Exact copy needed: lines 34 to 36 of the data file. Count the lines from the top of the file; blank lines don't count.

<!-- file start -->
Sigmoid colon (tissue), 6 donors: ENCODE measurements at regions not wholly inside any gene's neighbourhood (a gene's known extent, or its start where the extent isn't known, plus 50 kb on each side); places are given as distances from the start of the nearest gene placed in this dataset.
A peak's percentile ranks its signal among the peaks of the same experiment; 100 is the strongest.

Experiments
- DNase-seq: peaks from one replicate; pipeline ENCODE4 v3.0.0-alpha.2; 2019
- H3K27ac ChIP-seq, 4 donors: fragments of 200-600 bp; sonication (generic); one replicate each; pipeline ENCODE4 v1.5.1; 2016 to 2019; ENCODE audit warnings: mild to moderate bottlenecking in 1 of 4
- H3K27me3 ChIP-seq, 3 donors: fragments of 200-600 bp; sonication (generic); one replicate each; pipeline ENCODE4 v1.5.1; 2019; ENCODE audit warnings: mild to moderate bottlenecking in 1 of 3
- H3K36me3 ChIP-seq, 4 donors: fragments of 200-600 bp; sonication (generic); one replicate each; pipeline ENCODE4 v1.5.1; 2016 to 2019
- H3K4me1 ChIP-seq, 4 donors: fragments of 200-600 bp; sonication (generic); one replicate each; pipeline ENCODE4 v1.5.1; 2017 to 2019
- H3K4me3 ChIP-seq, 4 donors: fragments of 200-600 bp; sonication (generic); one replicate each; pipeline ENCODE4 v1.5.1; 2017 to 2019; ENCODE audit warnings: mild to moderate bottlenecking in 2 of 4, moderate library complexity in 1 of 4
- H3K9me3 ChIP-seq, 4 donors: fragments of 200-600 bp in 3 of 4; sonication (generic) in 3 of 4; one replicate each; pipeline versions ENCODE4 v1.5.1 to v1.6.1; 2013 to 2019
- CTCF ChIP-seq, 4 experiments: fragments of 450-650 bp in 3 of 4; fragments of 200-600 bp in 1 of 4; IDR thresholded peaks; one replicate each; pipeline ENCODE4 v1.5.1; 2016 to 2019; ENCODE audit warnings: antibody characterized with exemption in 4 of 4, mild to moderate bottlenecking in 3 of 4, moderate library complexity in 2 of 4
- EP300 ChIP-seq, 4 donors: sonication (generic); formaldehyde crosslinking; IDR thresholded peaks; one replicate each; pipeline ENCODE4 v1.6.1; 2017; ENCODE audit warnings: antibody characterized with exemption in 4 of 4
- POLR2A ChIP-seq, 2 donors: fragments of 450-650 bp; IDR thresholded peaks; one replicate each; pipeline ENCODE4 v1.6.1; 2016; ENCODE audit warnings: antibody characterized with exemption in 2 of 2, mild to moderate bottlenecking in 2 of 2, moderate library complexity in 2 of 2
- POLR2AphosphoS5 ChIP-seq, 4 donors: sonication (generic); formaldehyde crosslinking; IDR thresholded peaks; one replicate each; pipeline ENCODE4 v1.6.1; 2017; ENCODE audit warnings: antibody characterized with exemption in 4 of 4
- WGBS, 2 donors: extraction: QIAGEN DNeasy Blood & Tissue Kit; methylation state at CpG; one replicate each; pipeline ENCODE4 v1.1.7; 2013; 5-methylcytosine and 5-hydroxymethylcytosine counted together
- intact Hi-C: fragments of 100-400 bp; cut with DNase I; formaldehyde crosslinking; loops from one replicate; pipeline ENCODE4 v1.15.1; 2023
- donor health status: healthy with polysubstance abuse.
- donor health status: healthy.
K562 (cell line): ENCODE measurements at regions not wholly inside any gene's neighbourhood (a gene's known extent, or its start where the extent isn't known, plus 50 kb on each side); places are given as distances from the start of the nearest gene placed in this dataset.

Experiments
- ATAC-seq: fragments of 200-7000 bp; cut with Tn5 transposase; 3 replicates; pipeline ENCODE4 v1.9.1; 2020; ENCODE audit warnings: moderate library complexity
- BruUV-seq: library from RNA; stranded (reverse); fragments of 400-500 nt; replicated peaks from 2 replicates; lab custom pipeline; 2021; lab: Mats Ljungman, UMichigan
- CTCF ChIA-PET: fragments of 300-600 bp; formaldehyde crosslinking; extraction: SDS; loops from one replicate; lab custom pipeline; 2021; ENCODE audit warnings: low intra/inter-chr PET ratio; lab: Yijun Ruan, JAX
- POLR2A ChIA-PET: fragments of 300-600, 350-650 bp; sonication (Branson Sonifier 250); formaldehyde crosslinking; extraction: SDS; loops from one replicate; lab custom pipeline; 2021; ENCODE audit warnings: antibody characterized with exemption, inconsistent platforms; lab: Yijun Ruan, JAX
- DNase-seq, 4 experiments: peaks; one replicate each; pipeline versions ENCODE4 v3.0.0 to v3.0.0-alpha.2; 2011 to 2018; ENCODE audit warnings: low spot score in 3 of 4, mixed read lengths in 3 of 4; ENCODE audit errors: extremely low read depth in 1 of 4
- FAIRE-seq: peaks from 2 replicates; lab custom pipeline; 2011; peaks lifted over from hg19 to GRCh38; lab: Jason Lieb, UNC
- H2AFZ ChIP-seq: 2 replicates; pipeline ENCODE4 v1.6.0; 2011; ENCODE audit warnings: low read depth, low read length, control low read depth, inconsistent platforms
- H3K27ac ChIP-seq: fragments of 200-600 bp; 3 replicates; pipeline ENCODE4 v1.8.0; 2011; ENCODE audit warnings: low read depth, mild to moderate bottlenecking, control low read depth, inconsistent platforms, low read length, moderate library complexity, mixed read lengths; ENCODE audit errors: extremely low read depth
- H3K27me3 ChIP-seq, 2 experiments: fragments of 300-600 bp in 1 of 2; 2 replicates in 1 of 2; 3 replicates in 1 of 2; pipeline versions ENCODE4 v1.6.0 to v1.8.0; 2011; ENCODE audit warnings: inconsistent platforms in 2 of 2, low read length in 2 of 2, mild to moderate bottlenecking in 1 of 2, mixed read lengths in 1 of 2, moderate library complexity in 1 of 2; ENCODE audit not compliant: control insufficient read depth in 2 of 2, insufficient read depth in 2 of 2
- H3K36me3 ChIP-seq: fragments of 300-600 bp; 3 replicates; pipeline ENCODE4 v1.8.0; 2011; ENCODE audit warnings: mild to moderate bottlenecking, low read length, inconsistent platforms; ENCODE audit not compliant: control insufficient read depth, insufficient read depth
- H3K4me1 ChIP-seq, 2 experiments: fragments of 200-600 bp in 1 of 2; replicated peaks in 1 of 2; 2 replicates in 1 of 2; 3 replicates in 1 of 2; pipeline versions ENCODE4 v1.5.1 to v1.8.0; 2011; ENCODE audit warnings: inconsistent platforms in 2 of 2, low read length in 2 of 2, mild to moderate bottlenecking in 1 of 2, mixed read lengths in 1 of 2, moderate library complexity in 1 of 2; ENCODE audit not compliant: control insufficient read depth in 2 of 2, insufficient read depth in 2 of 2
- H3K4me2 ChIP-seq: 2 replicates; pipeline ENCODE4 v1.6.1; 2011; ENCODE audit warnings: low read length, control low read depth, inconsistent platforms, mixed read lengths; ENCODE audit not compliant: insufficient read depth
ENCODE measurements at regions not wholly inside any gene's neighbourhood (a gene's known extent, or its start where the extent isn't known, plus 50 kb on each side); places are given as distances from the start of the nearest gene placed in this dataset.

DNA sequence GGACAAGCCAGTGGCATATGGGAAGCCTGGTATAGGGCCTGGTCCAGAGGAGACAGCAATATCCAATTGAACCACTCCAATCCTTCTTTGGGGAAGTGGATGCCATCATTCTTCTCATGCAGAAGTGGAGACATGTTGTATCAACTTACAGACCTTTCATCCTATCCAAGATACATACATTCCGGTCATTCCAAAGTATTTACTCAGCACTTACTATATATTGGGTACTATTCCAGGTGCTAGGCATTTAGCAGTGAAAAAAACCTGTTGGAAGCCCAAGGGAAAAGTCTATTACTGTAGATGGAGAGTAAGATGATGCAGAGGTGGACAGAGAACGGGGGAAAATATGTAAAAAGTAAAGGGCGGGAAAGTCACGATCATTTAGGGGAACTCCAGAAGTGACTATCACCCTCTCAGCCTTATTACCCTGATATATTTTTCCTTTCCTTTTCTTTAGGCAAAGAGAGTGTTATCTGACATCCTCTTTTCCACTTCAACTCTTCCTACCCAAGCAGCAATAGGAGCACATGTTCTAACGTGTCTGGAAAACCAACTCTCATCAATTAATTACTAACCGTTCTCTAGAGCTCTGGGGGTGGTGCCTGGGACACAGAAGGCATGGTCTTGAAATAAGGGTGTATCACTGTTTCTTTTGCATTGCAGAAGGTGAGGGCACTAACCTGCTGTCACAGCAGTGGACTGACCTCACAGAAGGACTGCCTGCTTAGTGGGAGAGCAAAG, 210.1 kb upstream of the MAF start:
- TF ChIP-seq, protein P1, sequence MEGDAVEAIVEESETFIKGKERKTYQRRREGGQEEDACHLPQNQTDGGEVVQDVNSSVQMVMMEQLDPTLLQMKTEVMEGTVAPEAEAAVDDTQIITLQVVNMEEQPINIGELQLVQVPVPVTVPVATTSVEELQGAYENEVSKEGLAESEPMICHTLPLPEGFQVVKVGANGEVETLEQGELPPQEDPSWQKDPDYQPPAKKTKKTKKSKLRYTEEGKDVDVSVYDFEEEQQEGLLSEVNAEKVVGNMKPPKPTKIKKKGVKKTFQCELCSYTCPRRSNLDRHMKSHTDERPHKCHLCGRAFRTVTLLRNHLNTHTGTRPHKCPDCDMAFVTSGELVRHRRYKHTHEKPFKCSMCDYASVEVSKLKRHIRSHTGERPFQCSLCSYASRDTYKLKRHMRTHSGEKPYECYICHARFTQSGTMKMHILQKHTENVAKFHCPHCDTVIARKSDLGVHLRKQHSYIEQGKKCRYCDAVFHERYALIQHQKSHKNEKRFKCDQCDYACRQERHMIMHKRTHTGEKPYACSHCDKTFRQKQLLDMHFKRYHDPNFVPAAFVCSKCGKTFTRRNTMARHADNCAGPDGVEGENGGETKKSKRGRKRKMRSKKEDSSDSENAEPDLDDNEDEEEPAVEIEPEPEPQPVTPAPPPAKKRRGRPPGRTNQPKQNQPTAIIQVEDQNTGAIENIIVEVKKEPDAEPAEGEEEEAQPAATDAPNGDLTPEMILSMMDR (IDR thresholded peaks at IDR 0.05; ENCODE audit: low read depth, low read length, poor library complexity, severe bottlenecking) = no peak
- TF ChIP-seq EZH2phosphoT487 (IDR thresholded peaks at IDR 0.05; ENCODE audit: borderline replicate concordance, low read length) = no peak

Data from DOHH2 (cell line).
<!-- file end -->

DNA sequence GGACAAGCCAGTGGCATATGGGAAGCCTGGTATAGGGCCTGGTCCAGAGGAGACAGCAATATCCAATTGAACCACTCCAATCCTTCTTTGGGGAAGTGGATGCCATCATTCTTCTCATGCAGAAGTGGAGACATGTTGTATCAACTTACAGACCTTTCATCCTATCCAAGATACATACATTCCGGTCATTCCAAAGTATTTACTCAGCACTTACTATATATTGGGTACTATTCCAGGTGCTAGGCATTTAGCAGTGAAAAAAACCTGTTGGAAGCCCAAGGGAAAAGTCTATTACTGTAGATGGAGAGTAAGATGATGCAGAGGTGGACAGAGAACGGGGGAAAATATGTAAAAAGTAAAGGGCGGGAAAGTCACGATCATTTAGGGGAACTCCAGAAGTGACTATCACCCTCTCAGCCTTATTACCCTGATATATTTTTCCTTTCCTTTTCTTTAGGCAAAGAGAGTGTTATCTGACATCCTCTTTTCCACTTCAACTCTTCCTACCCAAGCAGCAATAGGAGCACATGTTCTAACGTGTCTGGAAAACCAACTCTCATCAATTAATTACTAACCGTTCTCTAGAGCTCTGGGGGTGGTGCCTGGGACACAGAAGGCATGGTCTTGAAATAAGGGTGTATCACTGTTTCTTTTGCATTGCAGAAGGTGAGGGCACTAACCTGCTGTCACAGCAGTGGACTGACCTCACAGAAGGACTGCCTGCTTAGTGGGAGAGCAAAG, 210.1 kb upstream of the MAF start:
- TF ChIP-seq, protein P1, sequence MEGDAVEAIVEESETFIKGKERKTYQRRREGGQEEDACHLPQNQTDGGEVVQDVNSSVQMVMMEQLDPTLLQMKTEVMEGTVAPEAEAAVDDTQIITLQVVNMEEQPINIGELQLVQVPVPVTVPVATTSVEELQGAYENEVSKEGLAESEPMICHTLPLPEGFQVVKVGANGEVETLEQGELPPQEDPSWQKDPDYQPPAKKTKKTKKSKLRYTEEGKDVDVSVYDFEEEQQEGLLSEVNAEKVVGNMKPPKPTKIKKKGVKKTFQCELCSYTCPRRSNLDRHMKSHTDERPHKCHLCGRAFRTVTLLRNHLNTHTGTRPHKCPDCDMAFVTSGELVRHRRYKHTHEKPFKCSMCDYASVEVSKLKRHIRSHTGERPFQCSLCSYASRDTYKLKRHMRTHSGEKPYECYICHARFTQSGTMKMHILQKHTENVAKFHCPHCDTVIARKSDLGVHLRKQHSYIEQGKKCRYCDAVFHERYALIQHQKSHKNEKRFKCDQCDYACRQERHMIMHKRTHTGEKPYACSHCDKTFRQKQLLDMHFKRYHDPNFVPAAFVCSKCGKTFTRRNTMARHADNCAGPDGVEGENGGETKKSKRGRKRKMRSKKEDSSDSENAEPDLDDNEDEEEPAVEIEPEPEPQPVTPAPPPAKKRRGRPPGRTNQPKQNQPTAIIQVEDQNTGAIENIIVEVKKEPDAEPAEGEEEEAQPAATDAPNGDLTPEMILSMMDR (IDR thresholded peaks at IDR 0.05; ENCODE audit: low read depth, low read length, poor library complexity, severe bottlenecking) = no peak
- TF ChIP-seq EZH2phosphoT487 (IDR thresholded peaks at IDR 0.05; ENCODE audit: borderline replicate concordance, low read length) = no peak